Managing a reversible golf course

Visit some of the reversible layouts in the U.S., from rural Oregon to downtown Atlanta, and hear from superintendents who oversee courses played different ways on different days.


The Loop golf course
Sunrise on a misty morning at The Loop, the Tom Doak-designed reversible golf course that’s part of Forest Dunes Golf Club in Roscommon, Mich. This view is looking back over the 12th green on the Black Course, which is also the sixth green of the Red Course. Photo by Evan Schiller/courtesy of Forest Dunes Golf Club

The phrase “What goes around comes around” is a timeworn adage often uttered to help soothe the soul of someone who, whether actually or metaphorically, has been wronged by another.

Applied in the not-so-congruent case of golf course architecture, however, the colloquialism can be used to describe reversible layouts, those rare forms of design whose routings are intended to be played different ways on different days.

The concept of reversible courses is a bit foreign to stateside golfers, as well as to the men and women charged with overseeing the nation’s more than 14,000 golf facilities. Those who tee it up and tend to the greens on the other side of the Atlantic may be more familiar with multidirectional layouts, but the idea certainly hasn’t taken the world of golf by storm.

“Honestly, I didn’t even know (reversible courses) were a ‘thing,’” admits Rob Falconer, a nine-year GCSAA member who oversees The Loop at Forest Dunes Golf Club in Roscommon, Mich. “I kind of heard that the Old Course at St. Andrews was meant to be that way, that they had set something up at one time, but no one actually does it now. As far as I knew, that was the extent of what reversible golf was.”

Reversible golf courses: Grounded in tradition

It should come as little surprise that the roots of multidirectional golf can be traced to the birthplace of the game. From the early 1870s until the early 1900s, the Old Course at St. Andrews oscillated between its traditional clockwise routing and the “left-handed” rotation, as it was commonly known.

Records show that every other week, St. Andrews was played from the first tee to the 17th green and continued in a “backwards” fashion until the final hole, which went from the No. 2 tee to the No. 18 green. While golfers enjoyed the variety afforded by the Old Course’s reverse routing, its intended purpose was decidedly more pragmatic: It allowed the turf to heal while “distributing divot patterns across two landing areas, not one,” as described in the British design tome “The Architectural Side of Golf.”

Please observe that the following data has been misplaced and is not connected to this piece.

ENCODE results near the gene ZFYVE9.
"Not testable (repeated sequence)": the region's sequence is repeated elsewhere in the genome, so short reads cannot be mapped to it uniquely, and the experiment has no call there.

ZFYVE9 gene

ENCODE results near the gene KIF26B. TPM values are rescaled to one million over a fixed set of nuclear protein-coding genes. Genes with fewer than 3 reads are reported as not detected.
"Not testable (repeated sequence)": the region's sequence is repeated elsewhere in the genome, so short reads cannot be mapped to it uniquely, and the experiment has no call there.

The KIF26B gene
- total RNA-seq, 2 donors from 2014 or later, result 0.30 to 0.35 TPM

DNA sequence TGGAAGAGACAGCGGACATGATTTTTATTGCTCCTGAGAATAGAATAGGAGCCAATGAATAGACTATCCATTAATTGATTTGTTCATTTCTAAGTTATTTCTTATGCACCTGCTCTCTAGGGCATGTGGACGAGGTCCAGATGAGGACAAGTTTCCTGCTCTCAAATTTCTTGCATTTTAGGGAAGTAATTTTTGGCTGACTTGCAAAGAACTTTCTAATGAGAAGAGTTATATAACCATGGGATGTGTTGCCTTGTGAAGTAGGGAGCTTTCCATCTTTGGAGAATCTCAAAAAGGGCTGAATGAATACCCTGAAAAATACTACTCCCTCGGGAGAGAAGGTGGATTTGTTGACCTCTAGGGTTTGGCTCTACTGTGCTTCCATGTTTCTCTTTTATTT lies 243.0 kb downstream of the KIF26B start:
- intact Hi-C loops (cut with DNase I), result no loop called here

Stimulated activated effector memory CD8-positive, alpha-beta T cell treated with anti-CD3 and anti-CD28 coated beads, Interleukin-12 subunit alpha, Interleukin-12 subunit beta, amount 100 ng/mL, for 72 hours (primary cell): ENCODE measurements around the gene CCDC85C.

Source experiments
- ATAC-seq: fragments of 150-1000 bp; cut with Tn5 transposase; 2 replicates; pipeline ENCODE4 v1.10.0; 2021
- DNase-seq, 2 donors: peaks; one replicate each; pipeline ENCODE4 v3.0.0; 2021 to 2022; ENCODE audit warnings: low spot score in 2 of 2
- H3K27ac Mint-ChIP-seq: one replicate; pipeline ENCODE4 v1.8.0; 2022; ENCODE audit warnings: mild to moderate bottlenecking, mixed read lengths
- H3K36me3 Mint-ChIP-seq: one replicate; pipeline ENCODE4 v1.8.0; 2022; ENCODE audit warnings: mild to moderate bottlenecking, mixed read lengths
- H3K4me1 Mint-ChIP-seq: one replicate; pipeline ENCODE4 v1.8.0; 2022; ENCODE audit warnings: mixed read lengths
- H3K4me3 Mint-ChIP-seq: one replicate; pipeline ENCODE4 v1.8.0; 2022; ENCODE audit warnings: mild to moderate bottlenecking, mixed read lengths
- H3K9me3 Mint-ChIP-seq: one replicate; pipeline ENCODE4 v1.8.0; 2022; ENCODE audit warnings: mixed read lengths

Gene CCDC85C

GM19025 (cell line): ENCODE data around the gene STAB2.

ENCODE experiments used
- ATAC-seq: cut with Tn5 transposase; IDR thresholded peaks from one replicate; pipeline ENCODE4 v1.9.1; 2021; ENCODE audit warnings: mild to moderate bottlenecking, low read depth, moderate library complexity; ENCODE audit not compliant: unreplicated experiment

When it made its way to the United States in the early 20th century, reversible architecture was primarily relegated to private golf playgrounds for the rich. William Flynn of Shinnecock Hills fame crafted a sickle-shaped design on the estate of John D. Rockefeller in Mount Pleasant, N.Y. The course, which was built in 1930 and dubbed Pocantico Hills, functions as an 18-hole layout and features nine fairways and 13 greens, five of which are played twice from opposite directions.

The Loop Forest Dunes
The corner where the 12th hole of the Red Course and the sixth hole of the Black Course connect at The Loop at Forest Dunes Golf Club. Photo by Evan Schiller/courtesy of Forest Dunes Golf Club

More recently, architect Steve Smyers built a golf wonderland at Asherwood, the 100-plus-acre estate of the late shopping-mall developer and Indiana Pacers co-owner Melvin Simon. The Carmel, Ind., property boasts 10 fairways and 13 greens that can be played as 27 holes from different teeing areas, as well as a nine-hole, fully reversible par-3 course.

Then there’s Three Ponds Farm, a multidirectional Rees Jones design located in Bridgehampton, N.Y. The 60-acre course, which includes four greens, three fairways and numerous teeing grounds that enable it to be played as 18 holes, anchors a private entertainment enclave that once encompassed a barn, grass tennis court, rose garden, carriage and halfway houses, and a pro shop.

Suffice it to say, only a select few golfers will ever get to see — let alone play — these exclusive links. There are, however, several venues scattered across the U.S. where both the curious and quixotic can experience the game in reverse.

Reversing course to establish a golf destination

Arguably the most famous of reversible courses accessible to the American masses is The Loop, the aforementioned Tom Doak creation that complements a traditional Tom Weiskopf-designed gem at Forest Dunes Golf Club in Roscommon, Mich.

Featuring 18 greens that can be approached from two separate directions, The Loop’s Black routing plays clockwise on odd-numbered days of the month, and it flips to the Red, or counterclockwise, rotation for the even. The links-style course comprises approximately 90 acres of greens, fairways and teeing grounds spread across 300 acres of former forestland, placing it in stark contrast to the parkland-style Forest Dunes course.

Collectively, the Black and Red routings were designed to fill a void at the award-winning facility.

Rob Falconer

Right: Rob Falconer, the superintendent at The Loop at Forest Dunes Golf Club. Photo courtesy of Rob Falconer

“The problem we had in years past is that Forest Dunes was the pass-through course,” says Falconer, who has overseen maintenance on The Loop since 2017. “Golfers would play us on their way up north to other destinations or on their way back. In order to keep people on property, our owner, Lew Thompson, wanted to add another course.”